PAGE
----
1994-95 Fleer Series 1
24 packs, 21 cards per pack
Base set contains 236 base cards, 1 Toronto Raptors logo card, 3 checklists
Rookie Sensations 1 in 3 packs
All-Defensive 1 in 9 packs
League Leaders 1 in 11 packs
Pro-Visions 1 in 5 packs
Triple Threats 1 in 9 packs
Award Winners 1 in 22 packs
Career Achievement 1 in 37 packs
Have no reason to complain on much of anything from this box, as I got it off ebay for the price of most modern-day lower-end packs. However, I couldn’t help but be slightly disappointed to pull multiples of inserts, particularly the three Vin Baker rookie sensation cards. Also opened a ton of duplicates in the base set. Pretty sure we came close to completing the base set, though. Also had to spend a considerable amount of time pulling the cards apart. Didn’t notice any damage to the cards because of this, though.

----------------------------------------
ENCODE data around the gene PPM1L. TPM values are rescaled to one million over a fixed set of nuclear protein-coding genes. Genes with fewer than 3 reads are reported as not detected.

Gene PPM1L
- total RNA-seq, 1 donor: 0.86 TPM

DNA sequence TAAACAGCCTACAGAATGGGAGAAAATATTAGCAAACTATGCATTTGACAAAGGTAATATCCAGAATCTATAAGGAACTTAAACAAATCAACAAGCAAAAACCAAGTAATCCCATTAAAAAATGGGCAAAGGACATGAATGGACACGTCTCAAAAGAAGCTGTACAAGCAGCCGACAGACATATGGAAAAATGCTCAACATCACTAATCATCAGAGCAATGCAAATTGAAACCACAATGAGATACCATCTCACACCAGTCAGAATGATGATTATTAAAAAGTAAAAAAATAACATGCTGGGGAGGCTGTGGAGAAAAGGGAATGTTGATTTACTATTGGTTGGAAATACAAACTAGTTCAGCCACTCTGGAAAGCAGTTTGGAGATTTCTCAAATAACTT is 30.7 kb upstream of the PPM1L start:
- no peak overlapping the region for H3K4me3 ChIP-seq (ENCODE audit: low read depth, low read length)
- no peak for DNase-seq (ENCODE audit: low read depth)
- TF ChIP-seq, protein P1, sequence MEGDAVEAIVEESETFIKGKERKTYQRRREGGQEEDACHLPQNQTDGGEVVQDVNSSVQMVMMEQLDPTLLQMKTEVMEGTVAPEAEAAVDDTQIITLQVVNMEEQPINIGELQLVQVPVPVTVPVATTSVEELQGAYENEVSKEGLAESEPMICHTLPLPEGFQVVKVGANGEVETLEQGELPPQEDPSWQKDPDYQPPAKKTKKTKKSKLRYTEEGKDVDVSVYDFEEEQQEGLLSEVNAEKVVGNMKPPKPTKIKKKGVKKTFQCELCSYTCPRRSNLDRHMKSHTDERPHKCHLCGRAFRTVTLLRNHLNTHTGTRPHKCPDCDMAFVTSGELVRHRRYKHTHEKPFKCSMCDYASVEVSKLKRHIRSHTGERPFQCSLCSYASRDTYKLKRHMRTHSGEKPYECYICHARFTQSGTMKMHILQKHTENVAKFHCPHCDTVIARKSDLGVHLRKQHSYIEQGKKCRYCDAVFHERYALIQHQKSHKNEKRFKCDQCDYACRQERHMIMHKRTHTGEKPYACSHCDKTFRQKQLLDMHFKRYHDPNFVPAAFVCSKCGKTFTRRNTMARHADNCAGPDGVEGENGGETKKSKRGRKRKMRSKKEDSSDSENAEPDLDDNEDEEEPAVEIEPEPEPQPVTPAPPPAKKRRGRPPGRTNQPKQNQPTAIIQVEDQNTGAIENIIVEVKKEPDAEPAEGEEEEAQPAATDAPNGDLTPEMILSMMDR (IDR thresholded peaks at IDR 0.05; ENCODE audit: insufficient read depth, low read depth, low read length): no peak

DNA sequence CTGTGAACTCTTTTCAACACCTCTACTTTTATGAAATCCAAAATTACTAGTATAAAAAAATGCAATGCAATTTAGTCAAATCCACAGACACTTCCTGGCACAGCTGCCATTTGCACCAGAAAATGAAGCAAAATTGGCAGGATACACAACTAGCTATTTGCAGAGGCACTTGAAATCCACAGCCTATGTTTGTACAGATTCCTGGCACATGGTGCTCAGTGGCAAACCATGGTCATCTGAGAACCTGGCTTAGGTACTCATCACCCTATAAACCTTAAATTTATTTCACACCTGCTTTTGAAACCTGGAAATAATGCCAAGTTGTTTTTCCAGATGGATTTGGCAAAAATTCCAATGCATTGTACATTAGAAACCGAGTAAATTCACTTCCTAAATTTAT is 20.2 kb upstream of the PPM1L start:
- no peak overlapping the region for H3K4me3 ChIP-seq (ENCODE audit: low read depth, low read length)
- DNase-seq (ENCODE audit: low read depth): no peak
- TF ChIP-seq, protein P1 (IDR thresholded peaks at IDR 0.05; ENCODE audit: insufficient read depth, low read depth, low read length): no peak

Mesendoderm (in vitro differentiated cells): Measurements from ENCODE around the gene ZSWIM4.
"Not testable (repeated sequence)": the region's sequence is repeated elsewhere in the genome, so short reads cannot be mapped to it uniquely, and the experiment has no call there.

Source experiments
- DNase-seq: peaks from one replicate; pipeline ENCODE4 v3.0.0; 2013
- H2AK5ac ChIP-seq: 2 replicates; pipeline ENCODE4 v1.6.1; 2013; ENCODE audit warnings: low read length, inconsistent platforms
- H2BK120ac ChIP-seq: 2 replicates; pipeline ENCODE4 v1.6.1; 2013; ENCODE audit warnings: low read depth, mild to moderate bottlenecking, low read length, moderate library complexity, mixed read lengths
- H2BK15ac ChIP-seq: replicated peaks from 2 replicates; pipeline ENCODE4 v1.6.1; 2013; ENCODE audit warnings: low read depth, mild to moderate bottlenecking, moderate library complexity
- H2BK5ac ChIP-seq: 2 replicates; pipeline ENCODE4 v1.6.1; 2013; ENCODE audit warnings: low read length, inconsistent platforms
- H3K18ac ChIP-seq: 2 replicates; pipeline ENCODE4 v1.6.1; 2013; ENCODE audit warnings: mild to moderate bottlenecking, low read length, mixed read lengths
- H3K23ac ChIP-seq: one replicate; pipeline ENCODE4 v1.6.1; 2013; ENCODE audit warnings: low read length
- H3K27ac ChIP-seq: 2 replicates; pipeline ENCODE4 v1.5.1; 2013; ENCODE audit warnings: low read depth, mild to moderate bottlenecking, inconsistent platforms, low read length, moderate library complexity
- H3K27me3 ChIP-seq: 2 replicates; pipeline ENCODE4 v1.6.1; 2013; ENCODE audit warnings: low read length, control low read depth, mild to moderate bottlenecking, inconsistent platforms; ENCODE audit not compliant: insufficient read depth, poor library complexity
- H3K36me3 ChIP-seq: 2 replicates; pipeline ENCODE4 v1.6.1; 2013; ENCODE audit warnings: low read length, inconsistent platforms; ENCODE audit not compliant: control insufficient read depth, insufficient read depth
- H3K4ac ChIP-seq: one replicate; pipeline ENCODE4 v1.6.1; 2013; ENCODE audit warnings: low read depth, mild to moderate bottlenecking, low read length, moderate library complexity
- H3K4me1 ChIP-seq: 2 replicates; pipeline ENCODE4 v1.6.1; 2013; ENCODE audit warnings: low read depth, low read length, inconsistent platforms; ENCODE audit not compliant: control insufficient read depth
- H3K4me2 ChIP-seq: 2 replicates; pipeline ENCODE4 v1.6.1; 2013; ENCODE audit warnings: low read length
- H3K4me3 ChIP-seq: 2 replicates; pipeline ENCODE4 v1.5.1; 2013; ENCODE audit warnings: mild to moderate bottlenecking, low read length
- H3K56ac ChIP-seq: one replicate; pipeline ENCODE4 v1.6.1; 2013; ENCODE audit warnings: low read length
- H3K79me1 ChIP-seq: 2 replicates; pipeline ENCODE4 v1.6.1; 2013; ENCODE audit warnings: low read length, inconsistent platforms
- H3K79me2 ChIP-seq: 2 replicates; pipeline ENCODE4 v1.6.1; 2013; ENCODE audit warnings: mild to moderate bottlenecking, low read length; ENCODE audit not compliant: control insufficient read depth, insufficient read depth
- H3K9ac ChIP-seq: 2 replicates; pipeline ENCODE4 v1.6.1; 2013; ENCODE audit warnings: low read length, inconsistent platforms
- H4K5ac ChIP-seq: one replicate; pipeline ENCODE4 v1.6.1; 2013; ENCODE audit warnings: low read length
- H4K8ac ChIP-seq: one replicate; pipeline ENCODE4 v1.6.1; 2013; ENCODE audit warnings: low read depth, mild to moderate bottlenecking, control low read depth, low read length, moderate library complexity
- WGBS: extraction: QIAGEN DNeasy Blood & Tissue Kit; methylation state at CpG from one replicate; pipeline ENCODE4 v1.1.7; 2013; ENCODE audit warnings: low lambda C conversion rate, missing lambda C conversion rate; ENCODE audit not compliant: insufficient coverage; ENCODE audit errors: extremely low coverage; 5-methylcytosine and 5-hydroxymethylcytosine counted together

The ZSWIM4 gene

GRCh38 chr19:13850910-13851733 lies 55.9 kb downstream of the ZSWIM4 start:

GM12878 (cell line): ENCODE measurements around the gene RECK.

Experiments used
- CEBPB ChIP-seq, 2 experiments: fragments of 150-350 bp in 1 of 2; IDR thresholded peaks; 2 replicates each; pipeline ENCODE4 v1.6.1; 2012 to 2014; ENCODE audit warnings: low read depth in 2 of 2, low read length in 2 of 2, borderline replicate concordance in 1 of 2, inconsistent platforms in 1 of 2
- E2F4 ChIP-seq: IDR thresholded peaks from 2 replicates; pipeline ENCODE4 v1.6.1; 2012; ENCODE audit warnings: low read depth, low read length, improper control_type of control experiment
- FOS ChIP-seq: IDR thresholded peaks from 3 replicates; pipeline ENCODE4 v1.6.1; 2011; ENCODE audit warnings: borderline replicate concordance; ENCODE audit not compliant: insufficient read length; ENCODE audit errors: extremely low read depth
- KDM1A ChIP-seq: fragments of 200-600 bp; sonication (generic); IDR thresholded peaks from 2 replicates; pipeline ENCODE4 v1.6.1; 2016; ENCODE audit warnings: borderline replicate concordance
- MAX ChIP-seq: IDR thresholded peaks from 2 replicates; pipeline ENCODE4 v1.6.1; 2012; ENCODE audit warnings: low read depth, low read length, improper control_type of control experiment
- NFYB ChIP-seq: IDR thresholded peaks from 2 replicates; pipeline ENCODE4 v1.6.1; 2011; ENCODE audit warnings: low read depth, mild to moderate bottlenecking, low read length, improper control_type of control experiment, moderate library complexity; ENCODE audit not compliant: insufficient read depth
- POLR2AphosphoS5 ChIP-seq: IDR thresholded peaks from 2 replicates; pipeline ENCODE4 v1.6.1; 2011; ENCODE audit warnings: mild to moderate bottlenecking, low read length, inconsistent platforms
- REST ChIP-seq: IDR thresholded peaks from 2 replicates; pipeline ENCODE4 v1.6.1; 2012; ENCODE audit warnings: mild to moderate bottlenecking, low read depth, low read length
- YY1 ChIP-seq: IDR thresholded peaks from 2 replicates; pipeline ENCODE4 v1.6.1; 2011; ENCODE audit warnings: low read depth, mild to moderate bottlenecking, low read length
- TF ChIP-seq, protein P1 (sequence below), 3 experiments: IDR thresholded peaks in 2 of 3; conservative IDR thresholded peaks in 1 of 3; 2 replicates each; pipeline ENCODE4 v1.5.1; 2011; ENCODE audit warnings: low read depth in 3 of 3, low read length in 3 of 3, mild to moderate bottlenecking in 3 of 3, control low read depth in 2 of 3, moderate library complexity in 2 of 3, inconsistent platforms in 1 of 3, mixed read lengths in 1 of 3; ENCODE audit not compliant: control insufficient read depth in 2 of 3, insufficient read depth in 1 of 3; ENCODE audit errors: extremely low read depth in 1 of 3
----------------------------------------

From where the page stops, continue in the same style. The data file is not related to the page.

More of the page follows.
Inserts were inserted at 1 per pack, over a third of them being from the 25 card Rookie Sensations set. Pulling the Penny Hardaway from this set was nice, and it ended being the best card in the box. The chase cards from this insert set are the Hardaway and Chris Webber ($5 each). The Pro-Visions cards fit together from what I can tell. The Marshburn and Starks pictured above are cards 1 and 2 in the set, and their backgrounds run together. Can’t argue with the variety of the inserts, pulling cards from 5 different insert sets.
It’s worth noting that the rookie cards from 1994-95 Fleer (Grant Hill, Jason Kidd, Jalen Rose, Eddie Jones, etc…), are in the series 2 products.
Base Set: 3/5 Stars
Inserts: 4/5 Stars
Value: 5/5 Stars
Overall: 4/5 Stars